I arrived in China with little more than American ideas in my mind – the Great Wall, rickshaws, rice-paddy hats, and of course General Tso’s famous chicken. The real China was nothing like I imagined it.
My first experience was a sensory overload: Musky pollution, loud, howling traffic, and a cacophony of unknown words and syllables. This was the greeting our team received.
About an hour later, when settled into a small hotel with little air conditioning, I had a moment with God (and myself): what am I doing here? I asked. As often happens, God did not directly answer the question but chose rather to unravel the answer over the ensuing two weeks.
But a better question arose in my heart. What is God doing here?
For two weeks, our American team worked closely with our brothers and sisters from China in putting on camps for local underprivileged families to teach them the Gospel and healthy family dynamics. Millions of families like those we met live from hand-to-mouth in tiny one or two room apartments. Think of a small room. Now cut that in half. That’s the size of their dwelling.
With this as our backdrop, our mission was clear. Bring the love of Christ and His Gospel to them, crossing language and cultural barriers… in 3 1/2 days. How is this done, you ask? With a lot of prayer and a resourceful God.
Each day we prepared by prayer. We presented skits that highlighted the themes of scripture: creation, fall, redemption, and restoration. Each team member played multiple roles in the skits; each skit demanded that we give our utmost to bring across the truth and gravity of the story. I played the cloaked figure of satan one day.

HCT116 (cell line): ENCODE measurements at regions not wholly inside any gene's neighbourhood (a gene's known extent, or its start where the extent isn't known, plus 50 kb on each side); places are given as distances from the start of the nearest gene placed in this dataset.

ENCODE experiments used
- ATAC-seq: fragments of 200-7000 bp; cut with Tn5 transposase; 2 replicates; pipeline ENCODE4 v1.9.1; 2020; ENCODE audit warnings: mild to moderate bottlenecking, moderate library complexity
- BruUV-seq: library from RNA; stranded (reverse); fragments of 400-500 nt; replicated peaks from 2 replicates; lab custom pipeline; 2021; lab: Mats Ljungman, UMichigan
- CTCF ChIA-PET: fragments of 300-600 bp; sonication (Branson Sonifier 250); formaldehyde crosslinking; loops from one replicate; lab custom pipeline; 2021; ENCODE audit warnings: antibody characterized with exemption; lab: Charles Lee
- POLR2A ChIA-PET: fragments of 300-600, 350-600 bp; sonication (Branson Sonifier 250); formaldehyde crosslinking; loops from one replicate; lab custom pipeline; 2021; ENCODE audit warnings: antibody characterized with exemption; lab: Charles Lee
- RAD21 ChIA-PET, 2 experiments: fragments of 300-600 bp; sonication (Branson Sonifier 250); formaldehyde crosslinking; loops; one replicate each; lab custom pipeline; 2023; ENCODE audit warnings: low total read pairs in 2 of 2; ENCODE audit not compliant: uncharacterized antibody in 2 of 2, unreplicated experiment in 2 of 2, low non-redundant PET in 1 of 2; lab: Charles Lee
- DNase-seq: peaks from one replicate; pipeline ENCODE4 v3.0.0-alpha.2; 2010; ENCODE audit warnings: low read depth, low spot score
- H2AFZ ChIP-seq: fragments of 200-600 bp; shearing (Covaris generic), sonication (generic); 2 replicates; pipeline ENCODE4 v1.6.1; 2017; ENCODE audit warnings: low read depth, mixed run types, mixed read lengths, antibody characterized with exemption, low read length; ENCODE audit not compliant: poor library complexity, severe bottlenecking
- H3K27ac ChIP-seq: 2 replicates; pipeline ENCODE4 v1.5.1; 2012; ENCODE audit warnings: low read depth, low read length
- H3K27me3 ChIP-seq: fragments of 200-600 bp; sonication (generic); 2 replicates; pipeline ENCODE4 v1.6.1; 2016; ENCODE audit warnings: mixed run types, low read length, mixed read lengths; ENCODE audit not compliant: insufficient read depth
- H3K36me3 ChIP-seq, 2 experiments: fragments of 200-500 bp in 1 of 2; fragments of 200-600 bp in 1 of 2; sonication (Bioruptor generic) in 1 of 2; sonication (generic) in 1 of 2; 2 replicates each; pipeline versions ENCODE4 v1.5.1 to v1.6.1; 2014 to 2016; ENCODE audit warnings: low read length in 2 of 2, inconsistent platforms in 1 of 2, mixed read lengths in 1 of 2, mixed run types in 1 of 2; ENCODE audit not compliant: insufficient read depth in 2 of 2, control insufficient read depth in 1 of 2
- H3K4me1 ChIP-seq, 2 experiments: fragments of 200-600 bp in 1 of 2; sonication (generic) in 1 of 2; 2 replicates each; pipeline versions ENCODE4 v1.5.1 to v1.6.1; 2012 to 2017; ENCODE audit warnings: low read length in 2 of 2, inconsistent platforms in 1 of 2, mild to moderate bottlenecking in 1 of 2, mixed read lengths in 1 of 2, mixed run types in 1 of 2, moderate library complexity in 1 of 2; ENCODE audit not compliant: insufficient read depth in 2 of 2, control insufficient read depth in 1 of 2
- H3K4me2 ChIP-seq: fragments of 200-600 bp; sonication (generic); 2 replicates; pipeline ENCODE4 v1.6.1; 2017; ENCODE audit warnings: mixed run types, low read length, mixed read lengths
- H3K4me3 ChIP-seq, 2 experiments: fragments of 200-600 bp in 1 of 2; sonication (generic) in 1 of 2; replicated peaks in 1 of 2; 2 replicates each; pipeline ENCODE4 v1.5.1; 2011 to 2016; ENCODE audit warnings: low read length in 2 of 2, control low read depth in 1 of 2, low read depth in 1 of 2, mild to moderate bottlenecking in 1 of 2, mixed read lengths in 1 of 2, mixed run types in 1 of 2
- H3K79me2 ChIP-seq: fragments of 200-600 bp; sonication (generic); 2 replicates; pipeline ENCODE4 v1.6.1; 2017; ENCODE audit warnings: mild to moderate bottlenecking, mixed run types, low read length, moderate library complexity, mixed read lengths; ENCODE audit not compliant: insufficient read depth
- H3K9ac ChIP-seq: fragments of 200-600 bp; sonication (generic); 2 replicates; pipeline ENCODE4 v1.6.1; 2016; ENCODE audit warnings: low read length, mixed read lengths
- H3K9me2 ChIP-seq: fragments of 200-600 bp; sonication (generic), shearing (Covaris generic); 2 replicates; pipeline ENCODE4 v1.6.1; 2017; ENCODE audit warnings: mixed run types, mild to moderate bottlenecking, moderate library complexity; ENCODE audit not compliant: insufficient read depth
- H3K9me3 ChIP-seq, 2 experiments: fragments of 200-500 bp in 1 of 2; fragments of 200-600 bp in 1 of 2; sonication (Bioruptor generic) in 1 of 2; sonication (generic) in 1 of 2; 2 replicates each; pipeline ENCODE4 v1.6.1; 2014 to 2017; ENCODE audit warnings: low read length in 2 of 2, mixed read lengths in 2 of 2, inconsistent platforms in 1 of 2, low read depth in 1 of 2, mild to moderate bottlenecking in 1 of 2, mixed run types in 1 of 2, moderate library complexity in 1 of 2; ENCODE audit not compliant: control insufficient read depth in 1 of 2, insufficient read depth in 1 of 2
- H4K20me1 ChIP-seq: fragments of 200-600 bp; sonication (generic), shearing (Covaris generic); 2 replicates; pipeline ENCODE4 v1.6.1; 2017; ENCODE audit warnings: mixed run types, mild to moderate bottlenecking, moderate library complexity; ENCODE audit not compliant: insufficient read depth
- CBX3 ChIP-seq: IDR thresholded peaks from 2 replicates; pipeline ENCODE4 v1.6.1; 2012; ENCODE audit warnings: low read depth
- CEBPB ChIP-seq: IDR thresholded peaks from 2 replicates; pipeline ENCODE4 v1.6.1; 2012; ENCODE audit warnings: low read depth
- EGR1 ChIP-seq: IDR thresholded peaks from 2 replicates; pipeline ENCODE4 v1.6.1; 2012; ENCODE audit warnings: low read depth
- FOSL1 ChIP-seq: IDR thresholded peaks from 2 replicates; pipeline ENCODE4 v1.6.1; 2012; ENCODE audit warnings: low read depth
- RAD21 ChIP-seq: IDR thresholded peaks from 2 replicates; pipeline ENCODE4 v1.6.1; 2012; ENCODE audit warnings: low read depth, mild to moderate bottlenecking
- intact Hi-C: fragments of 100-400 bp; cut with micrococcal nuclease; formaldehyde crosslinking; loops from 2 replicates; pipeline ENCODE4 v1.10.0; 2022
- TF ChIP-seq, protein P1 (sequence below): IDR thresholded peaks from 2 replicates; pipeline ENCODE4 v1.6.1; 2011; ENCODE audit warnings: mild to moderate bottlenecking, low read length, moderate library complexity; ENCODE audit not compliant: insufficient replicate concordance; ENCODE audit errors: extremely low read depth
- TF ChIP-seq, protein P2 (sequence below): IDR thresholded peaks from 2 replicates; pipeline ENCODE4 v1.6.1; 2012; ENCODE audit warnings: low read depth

We were all keenly aware of the unseen battle going on for the minds and hearts of those at the camp. It is self-evident, written on their faces as they wrestle with the news of Jesus. When one young Chinese boy was asked what he thought about the story of Adam and Eve’s fall, he said, “It was a tragedy.”
But the story goes on; it doesn’t end in tragedy.
The next day I played the role of a lifetime: Jesus himself. This day the skit shared God’s rescue plan in taking on the form of a servant and becoming obedient to death. When the cloth is laid over Jesus and he is dead you could hear a pin drop. Many of the families have never heard this story before. They don’t know what comes next. They don’t understand how God, made flesh, could die. And then it happens. Christ emerges the victor of death and brings His love and gospel to all the world. This is why we’re come to China, to share this life changing news.
The culmination of God’s work over the two weeks we spent in China was the night of reconciliation. The parents, after being presented with the Gospel, and learning effective parenting techniques had a time of public praise for their children. Many of the kids had never heard their parents give a word of praise or approval before this night. What followed was heartbreaking and uplifting in equal measure.
“I’m sorry I told you that you aren’t my child, that you are adopted.”
“I’m sorry I hit you and scream at you when I’m angry.”
“I’m sorry I’ve told you that you are dumb.”
“I’m sorry I said I found you in a trash can and that you’re not really my child.”
These were not extreme cases. These sentiments permeated the whole evening.
On and on the stories go, the apologies overflowing, and not a dry eye in the room. These confessions were followed by compliments, restoration, tears, and new beginnings for the parents and their kids.
Malachi 4:6 speaks of the day when God, in Christ, rescues the world, and what it will look like, “He will turn the hearts of parents to their children, and the hearts of children to their parents.”
There is much to be done in China; many need to hear of Jesus for the first time; many need emotional and spiritual healing; many need to know that God has the final say in the world.
God’s Spirit is moving like a wave over China, breaking centuries of spiritual bondage, setting captives free, giving unfettered, unrestrained forgiveness and pardon to any who accept His welcome.
So what is God doing in China? More than we can possibly imagine. – Sully
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